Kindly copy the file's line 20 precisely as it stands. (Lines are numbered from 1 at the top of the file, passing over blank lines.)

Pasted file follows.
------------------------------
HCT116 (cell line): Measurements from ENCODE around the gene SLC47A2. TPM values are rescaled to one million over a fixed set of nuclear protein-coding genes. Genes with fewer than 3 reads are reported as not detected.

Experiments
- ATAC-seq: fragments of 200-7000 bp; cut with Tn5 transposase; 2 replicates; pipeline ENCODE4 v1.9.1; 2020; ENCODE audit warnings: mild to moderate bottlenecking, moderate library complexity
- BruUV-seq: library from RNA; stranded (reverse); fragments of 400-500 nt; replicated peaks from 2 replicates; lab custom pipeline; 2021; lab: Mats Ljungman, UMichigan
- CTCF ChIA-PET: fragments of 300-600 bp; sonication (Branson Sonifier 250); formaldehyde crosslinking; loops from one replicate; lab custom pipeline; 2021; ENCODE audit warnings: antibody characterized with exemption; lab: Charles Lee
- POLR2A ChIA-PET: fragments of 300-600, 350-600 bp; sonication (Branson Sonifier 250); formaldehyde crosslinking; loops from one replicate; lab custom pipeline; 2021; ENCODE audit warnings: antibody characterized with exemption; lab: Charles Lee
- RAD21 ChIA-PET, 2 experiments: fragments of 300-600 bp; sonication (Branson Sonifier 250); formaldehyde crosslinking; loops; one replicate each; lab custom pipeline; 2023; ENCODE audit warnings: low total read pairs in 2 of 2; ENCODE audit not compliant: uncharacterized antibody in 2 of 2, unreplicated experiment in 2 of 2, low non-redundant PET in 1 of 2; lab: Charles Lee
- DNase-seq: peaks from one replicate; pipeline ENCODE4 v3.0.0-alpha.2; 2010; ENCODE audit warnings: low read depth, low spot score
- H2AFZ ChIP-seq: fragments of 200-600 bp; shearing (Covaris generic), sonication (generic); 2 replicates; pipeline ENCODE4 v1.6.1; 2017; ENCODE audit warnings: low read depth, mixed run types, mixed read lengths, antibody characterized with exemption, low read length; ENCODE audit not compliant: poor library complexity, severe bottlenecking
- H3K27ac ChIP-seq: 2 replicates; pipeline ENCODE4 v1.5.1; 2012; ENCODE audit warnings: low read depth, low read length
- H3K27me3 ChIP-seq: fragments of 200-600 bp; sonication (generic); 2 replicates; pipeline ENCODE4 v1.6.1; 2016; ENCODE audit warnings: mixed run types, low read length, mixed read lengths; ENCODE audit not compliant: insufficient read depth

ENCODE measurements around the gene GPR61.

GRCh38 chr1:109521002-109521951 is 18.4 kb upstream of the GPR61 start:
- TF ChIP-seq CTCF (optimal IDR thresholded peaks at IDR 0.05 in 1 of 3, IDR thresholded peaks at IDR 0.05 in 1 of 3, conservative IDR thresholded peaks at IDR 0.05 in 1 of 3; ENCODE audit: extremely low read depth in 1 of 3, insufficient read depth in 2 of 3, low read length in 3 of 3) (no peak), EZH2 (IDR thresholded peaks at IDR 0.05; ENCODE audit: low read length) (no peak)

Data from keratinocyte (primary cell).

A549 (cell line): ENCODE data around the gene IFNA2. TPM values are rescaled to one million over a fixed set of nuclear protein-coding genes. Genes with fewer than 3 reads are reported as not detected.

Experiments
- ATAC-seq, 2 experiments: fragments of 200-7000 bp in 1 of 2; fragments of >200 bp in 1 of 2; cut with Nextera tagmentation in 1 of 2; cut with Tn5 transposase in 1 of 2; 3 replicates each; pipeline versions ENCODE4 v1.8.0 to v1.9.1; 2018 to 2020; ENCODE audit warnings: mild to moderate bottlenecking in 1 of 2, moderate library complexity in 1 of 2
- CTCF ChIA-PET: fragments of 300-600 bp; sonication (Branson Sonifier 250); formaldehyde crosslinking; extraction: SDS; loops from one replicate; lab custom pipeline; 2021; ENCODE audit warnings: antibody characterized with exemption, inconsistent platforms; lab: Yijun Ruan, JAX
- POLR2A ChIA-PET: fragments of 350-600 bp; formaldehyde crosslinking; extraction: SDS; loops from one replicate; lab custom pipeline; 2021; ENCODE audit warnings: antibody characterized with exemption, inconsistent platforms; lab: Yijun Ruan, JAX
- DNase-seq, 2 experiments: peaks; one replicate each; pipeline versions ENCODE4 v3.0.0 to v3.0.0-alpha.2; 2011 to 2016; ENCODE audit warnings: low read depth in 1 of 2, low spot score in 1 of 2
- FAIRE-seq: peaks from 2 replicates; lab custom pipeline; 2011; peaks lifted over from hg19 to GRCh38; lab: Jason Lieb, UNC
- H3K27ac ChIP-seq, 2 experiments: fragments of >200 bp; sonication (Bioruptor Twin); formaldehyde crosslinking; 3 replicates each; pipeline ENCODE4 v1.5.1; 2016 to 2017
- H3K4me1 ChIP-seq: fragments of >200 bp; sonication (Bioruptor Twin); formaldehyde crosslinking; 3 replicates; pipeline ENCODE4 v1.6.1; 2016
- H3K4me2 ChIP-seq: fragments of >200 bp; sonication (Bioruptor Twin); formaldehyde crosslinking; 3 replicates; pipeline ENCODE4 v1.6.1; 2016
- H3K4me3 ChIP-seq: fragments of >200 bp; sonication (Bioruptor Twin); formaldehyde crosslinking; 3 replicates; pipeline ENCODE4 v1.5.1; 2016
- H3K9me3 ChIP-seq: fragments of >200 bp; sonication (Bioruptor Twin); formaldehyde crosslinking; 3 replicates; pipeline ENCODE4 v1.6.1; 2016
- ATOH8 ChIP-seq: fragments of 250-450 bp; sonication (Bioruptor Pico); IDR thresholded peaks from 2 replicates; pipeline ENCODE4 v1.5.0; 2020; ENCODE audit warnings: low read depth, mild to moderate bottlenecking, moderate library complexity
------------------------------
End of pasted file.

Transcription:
- POLR2A ChIA-PET: fragments of 350-600 bp; formaldehyde crosslinking; extraction: SDS; loops from one replicate; lab custom pipeline; 2021; ENCODE audit warnings: antibody characterized with exemption, inconsistent platforms; lab: Yijun Ruan, JAX